From May 28th to May 30th, 2013, the organization Women Deliver is hosting their annual conference in Kuala Lumpur, Malaysia, where international leaders in women’s health and empowerment will discuss solutions to address challenges facing women across the world. This week, Food Tank will feature different initiatives all over the globe that are working to empower women in the food system.
Women in the Middle East are participating in agricultural work at increasing rates. According to the U.N. Women report, Empowering Women in the Rural Labor Force with a Focus on Agricultural Employment in the Middle East and North Africa, between 1990 and 1995, women in the Middle East and North Africa were doing 34 percent of the farm work. By 2011, that had increased by more than 10 percent, with women now making up 45 percent of the agricultural labor force. Yet, women still make less money for their work. At this growing rate of participation, women will need much more support in order to realize their full potential through educational programming, increased funding, and farming resources. These seven initiatives across the Middle East are working to protect gender equality and empower women in agriculture and the food system.
1. Women for Women International – Since 2002, this organization has run a year long program training and providing funds to women in Afghanistan. Their goal is to provide women with the means to support themselves financially. Course topics include raising poultry for egg production, growing vegetables in greenhouses, and beekeeping.
2. Voucher-Based Food Aid for Syrian Refugees – United Kingdom Foreign Secretary William Hague advised in a March 2013 statement to Parliament that 40,000 refugees are fleeing Syria each week – and more than three quarters of them are women and children. To protect the food security of these women during a catastrophic humanitarian crisis, the World Food Programme (WFP) launched a voucher-based food aid program so that Syrian refugees could purchase food items with which they are familiar, such as traditional cereals and regional vegetables.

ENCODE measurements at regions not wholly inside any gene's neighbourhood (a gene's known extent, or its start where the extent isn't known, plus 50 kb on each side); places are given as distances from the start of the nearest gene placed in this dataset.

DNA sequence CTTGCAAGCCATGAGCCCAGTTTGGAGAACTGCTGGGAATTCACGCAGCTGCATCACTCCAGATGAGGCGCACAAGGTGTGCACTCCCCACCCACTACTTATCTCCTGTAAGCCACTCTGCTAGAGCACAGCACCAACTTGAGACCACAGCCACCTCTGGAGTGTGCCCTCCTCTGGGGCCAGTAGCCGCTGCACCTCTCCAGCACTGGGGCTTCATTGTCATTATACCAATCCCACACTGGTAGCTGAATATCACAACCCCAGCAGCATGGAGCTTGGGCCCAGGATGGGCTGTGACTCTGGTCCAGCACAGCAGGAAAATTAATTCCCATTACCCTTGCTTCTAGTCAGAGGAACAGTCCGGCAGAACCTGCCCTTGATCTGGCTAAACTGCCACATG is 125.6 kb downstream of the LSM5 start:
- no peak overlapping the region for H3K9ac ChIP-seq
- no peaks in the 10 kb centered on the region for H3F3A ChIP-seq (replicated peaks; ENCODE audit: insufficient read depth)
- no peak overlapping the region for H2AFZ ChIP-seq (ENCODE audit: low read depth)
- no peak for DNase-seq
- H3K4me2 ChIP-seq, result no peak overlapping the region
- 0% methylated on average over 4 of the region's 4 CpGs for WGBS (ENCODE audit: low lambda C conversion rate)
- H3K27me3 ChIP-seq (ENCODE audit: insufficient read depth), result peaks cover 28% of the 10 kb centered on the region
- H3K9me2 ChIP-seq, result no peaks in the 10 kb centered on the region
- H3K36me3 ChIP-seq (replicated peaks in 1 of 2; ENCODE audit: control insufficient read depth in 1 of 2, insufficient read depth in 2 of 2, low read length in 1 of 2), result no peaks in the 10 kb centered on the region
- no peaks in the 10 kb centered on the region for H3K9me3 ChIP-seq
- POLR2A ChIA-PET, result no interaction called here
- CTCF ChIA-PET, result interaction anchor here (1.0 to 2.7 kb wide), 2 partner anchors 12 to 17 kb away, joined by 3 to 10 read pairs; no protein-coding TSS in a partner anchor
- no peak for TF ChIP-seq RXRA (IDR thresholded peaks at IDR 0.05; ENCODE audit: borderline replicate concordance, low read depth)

3. Global Partnerships for Afghanistan (GPFA) – GPFA launched the Women Working Together collaborative initiative in 2005 in order to increase the quality of life of women in Afghanistan. GPFA focuses on programming that enhances female-run farms and orchards, teaching food preservation, operating greenhouses, and many other topics.
4. Bustan: Sustainable Community Action for Land and People – The primary goals of this NGO, which operates in Southern Israel, encompass equal resource distribution and social justice for all people. Bustan’s Women Empowerment project focuses on liberating women financially and teaching them the health and environmental benefits of sustainable agriculture. They accomplish this goal through three types of programming: a sewing cooperative, a catering business, and a greenhouse initiative.
5. Sakhrah Women’s Society Cooperative – Sponsored by New Global Citizens, Sakhrah creates small, women-led businesses in Jordan. The cooperative runs several projects, including farming, drying vegetables, cleaning and packaging crops, and a dairy operation. The members of the cooperative equally divide the revenue from the items produced, which can provide a safety net for women whose projects may have been less successful.
6. Hazrat Fatima Scheme – This project, launched by the Agricultural Bank of Iran, provides jobs in the financial sector to educated girls from rural areas to provide them with financial literacy and entrepreneurial knowledge. The hope is that they can then use this experience to develop their families’ farming businesses.